Last week I was invited on NetWorth Radio to discuss the municipal bond market (link to interview here). Afterwards, I thought of the dilemma most investors must be in when it comes to deciding on what asset classes they should hold in portfolios. This is an interesting topic of discussion and worth the time to visit at least two points of contention investors may run across.
Point of Contention #1: Can I use a traditional mix of 60% stocks/40% bonds to make money in this market?
The short answer is probably not. Why you can’t is an in-depth discussion but revolves around relatively slow global growth and divergent monetary policies (just Google “divergent monetary policy” to see what I’m talking about). Historically, investors could associate expected return with the amount of risk being assumed with an investment. The risk being assumed is referred to as a risk premium. The risk premium is the amount of return over the risk free rate you expect to be compensated. The risk-free rate has always been assumed to be positive, but in certain economies it is now negative. This does two things mainly: it lowers the amount of expected return of most asset classes since the risk free rate is now negative and it forces an investor into riskier asset classes to avoid negative returns. So, using traditional investment methods may not achieve investment goals. This may lead to the next obvious (or not so obvious) conclusion: Does this flight into riskier asset classes foreshadow the collapse of the market for risky asset classes? Possibly. What usually happens when everyone piles into a good idea…
Point of Contention #2: What are the implications of using a non-traditional asset mix to achieve my investment goals?
One implication, which is probably the hardest to hear, is that investors will need more financial capital. Investors should be prepared to work longer and delay retirement. This does two things to improve their situation: it produces more actual dollars to retire on, and it shortens the length of time in retirement. Traditionally, stocks have averaged between 7-10% annually (I’m using both high-tide and low-tide averages), but this has lately not been the case and will not be the case in the future. Consider that most pension plans are underfunded because of their utilization of traditional investment strategies to produce 8+% returns for future liability payments to plan participants. If pension plan managers have struggled to achieve returns for the millions and billions they invest, why would it be any different for individual investors? The answer is that it isn’t. That said, individual investors have the advantage of using non-traditional asset mixes to achieve their goals. Portfolio construction with non-traditional asset classes can be a refreshing drink of water to parched portfolios.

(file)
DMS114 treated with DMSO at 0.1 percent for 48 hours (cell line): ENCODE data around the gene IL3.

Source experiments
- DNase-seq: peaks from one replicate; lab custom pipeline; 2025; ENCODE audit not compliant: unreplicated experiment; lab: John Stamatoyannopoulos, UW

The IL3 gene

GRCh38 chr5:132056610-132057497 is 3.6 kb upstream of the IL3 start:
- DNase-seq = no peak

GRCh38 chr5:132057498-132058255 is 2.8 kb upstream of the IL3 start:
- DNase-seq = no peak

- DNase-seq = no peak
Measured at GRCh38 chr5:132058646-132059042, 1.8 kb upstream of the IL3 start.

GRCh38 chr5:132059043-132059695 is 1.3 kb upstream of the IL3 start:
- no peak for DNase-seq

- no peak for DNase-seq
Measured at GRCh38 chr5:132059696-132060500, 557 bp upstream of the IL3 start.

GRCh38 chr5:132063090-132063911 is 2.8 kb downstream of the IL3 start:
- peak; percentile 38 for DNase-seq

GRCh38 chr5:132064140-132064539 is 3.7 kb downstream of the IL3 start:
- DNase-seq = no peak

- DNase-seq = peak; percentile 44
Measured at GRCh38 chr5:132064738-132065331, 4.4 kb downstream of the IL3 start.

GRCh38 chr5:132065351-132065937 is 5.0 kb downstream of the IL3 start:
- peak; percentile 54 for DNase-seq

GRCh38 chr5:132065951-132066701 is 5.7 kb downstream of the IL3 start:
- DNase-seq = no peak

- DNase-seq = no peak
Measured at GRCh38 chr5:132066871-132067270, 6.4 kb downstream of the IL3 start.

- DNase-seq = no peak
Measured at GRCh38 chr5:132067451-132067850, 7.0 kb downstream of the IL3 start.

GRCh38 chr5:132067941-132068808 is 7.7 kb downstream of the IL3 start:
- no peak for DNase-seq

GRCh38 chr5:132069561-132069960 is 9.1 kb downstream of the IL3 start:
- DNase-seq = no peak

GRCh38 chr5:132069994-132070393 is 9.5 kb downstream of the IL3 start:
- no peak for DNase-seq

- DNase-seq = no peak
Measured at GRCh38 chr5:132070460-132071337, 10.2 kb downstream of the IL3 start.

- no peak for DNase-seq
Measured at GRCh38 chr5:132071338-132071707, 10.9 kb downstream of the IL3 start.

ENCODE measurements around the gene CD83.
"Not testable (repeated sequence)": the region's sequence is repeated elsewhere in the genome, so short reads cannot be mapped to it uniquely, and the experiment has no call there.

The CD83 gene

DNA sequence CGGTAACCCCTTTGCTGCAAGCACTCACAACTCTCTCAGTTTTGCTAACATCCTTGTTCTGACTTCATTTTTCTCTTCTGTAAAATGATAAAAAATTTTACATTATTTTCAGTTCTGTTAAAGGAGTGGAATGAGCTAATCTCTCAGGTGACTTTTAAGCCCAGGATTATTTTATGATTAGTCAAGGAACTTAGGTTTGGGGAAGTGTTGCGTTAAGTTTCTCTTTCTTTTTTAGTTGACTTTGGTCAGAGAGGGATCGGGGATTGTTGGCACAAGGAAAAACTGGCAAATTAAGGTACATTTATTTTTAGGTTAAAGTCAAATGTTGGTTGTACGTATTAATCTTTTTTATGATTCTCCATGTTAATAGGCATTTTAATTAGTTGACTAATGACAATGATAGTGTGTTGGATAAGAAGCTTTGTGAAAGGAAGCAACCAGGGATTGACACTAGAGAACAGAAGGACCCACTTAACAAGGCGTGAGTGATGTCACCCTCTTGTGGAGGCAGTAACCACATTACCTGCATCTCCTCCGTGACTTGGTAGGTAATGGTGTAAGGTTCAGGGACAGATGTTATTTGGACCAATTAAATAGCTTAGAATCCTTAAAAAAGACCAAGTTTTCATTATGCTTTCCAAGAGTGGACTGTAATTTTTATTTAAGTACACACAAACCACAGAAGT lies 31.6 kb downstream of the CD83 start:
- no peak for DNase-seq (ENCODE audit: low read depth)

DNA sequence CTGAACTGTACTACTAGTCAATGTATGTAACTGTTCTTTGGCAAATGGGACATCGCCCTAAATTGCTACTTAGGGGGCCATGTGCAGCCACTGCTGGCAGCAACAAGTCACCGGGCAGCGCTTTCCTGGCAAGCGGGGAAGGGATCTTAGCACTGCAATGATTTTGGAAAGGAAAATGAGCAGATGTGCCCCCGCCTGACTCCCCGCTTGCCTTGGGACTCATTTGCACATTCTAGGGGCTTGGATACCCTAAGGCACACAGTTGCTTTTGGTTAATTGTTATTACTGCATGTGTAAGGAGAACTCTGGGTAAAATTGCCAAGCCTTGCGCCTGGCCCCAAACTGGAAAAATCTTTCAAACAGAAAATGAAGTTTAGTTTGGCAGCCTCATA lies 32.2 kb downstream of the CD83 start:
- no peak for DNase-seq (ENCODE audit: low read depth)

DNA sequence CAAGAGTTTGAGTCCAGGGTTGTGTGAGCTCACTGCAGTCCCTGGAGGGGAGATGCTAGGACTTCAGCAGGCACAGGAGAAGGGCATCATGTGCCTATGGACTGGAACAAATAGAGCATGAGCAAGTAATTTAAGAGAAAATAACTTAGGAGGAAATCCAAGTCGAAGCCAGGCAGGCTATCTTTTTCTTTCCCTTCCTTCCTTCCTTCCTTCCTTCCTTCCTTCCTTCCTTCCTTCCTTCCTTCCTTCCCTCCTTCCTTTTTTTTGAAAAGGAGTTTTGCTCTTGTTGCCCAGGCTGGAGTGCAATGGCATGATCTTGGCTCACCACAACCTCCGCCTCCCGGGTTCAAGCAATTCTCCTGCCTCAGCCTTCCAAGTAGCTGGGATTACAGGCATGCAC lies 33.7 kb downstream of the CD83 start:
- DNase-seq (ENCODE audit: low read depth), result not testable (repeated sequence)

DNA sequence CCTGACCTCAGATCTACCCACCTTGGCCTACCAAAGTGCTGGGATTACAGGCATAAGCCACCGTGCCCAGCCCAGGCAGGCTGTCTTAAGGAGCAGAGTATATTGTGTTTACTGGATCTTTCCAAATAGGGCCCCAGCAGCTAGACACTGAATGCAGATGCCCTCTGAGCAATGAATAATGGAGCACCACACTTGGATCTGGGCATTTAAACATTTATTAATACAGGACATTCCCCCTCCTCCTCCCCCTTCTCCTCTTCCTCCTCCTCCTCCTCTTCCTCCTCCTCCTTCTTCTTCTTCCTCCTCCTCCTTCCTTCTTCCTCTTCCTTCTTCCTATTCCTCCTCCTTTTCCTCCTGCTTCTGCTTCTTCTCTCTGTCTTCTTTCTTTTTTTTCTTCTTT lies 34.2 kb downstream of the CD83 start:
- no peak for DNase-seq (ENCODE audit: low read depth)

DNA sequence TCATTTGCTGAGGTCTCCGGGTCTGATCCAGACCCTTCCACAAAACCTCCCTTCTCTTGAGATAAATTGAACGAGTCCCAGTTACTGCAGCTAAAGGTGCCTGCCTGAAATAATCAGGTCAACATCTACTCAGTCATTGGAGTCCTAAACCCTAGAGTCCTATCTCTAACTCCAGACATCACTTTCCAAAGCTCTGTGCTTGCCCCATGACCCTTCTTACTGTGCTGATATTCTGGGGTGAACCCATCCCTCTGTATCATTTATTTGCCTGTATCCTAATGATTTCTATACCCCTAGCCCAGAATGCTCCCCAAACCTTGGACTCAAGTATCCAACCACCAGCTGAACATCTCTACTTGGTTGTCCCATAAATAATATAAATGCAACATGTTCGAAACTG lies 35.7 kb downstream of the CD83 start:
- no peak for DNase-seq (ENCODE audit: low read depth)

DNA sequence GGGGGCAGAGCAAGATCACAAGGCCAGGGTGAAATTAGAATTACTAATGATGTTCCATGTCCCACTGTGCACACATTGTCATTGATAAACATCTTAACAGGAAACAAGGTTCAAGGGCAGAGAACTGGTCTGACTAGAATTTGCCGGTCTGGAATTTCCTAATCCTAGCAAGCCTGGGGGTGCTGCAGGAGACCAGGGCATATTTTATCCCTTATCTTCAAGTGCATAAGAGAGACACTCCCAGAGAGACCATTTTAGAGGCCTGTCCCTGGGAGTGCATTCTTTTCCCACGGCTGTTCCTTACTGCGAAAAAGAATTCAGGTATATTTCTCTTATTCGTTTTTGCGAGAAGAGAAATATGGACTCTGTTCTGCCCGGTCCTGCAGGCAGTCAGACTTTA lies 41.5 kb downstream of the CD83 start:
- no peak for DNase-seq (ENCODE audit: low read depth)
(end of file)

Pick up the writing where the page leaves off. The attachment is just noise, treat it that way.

Point of Contention #3: Ok. You’ve got me thinking, what should I do?
Consider getting the perspective of an investment professional for your investment goals. I’m happy to say that day in and day out, I gladly assist investors in navigating what can be a very confusing and intimidating investment landscape. Consider that the Department of Labor just issued rules on how investment professionals should interact with investors’ retirement assets, so you may realize a change in how you receive investment advice. I won’t go into the rule in this writing, but the implications for the investor could be higher costs as firms adjust to comply with the rule. These firms will be those that have not been operating at the fiduciary standard all along. Natural to this process may be shifts in and out of asset classes (e.g. fund flows) that will affect future investment returns. With literally thousands of retirement plan participants and trillions of dollars at stake, investors should be prepared to hire an investment professional to help co-pilot what could be a bumpy ride.